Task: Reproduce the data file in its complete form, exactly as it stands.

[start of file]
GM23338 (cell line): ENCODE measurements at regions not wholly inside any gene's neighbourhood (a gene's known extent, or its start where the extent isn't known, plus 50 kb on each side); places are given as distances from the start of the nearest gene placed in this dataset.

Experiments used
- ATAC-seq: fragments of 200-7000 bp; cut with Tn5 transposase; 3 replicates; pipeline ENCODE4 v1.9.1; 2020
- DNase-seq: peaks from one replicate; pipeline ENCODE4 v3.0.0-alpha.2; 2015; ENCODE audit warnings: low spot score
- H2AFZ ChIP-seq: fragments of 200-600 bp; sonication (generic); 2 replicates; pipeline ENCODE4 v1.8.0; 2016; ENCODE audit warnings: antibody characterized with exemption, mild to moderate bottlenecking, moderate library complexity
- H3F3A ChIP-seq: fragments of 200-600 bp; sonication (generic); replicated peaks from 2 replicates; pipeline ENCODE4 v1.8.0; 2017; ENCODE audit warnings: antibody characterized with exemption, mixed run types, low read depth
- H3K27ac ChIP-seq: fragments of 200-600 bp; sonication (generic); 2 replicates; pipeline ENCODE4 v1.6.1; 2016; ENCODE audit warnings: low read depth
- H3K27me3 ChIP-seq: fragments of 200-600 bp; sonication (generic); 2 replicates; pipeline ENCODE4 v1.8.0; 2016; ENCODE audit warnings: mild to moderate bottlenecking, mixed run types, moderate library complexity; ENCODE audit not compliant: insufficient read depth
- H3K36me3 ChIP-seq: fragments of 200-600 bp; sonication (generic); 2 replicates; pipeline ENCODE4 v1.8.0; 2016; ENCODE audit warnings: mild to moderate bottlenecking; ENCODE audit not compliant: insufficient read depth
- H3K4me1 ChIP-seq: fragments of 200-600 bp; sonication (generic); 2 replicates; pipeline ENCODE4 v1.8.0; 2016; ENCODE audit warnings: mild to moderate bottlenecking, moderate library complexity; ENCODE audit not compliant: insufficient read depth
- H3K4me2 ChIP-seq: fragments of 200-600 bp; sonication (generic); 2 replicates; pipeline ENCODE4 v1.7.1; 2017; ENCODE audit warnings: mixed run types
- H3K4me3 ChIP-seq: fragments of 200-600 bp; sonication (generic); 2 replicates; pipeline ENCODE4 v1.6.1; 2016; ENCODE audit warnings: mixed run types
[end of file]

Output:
GM23338 (cell line): ENCODE measurements at regions not wholly inside any gene's neighbourhood (a gene's known extent, or its start where the extent isn't known, plus 50 kb on each side); places are given as distances from the start of the nearest gene placed in this dataset.

Experiments used
- ATAC-seq: fragments of 200-7000 bp; cut with Tn5 transposase; 3 replicates; pipeline ENCODE4 v1.9.1; 2020
- DNase-seq: peaks from one replicate; pipeline ENCODE4 v3.0.0-alpha.2; 2015; ENCODE audit warnings: low spot score
- H2AFZ ChIP-seq: fragments of 200-600 bp; sonication (generic); 2 replicates; pipeline ENCODE4 v1.8.0; 2016; ENCODE audit warnings: antibody characterized with exemption, mild to moderate bottlenecking, moderate library complexity
- H3F3A ChIP-seq: fragments of 200-600 bp; sonication (generic); replicated peaks from 2 replicates; pipeline ENCODE4 v1.8.0; 2017; ENCODE audit warnings: antibody characterized with exemption, mixed run types, low read depth
- H3K27ac ChIP-seq: fragments of 200-600 bp; sonication (generic); 2 replicates; pipeline ENCODE4 v1.6.1; 2016; ENCODE audit warnings: low read depth
- H3K27me3 ChIP-seq: fragments of 200-600 bp; sonication (generic); 2 replicates; pipeline ENCODE4 v1.8.0; 2016; ENCODE audit warnings: mild to moderate bottlenecking, mixed run types, moderate library complexity; ENCODE audit not compliant: insufficient read depth
- H3K36me3 ChIP-seq: fragments of 200-600 bp; sonication (generic); 2 replicates; pipeline ENCODE4 v1.8.0; 2016; ENCODE audit warnings: mild to moderate bottlenecking; ENCODE audit not compliant: insufficient read depth
- H3K4me1 ChIP-seq: fragments of 200-600 bp; sonication (generic); 2 replicates; pipeline ENCODE4 v1.8.0; 2016; ENCODE audit warnings: mild to moderate bottlenecking, moderate library complexity; ENCODE audit not compliant: insufficient read depth
- H3K4me2 ChIP-seq: fragments of 200-600 bp; sonication (generic); 2 replicates; pipeline ENCODE4 v1.7.1; 2017; ENCODE audit warnings: mixed run types
- H3K4me3 ChIP-seq: fragments of 200-600 bp; sonication (generic); 2 replicates; pipeline ENCODE4 v1.6.1; 2016; ENCODE audit warnings: mixed run types